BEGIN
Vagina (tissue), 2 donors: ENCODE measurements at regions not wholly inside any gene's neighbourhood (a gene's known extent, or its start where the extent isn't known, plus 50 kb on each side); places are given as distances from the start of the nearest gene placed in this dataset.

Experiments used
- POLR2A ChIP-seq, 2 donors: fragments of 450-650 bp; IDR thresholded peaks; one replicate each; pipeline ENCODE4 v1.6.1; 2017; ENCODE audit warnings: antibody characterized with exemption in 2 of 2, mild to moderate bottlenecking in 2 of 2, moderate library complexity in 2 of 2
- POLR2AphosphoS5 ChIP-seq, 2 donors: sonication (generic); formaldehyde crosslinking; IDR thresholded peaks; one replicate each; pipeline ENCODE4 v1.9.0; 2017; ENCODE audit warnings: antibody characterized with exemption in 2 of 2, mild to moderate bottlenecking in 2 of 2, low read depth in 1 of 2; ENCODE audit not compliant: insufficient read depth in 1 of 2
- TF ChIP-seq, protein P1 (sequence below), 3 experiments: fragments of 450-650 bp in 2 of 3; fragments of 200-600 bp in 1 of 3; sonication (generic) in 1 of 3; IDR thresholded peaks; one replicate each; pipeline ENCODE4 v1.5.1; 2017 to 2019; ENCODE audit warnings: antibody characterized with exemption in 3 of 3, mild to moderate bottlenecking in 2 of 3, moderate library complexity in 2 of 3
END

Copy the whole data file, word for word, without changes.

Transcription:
Vagina (tissue), 2 donors: ENCODE measurements at regions not wholly inside any gene's neighbourhood (a gene's known extent, or its start where the extent isn't known, plus 50 kb on each side); places are given as distances from the start of the nearest gene placed in this dataset.

Experiments used
- POLR2A ChIP-seq, 2 donors: fragments of 450-650 bp; IDR thresholded peaks; one replicate each; pipeline ENCODE4 v1.6.1; 2017; ENCODE audit warnings: antibody characterized with exemption in 2 of 2, mild to moderate bottlenecking in 2 of 2, moderate library complexity in 2 of 2
- POLR2AphosphoS5 ChIP-seq, 2 donors: sonication (generic); formaldehyde crosslinking; IDR thresholded peaks; one replicate each; pipeline ENCODE4 v1.9.0; 2017; ENCODE audit warnings: antibody characterized with exemption in 2 of 2, mild to moderate bottlenecking in 2 of 2, low read depth in 1 of 2; ENCODE audit not compliant: insufficient read depth in 1 of 2
- TF ChIP-seq, protein P1 (sequence below), 3 experiments: fragments of 450-650 bp in 2 of 3; fragments of 200-600 bp in 1 of 3; sonication (generic) in 1 of 3; IDR thresholded peaks; one replicate each; pipeline ENCODE4 v1.5.1; 2017 to 2019; ENCODE audit warnings: antibody characterized with exemption in 3 of 3, mild to moderate bottlenecking in 2 of 3, moderate library complexity in 2 of 3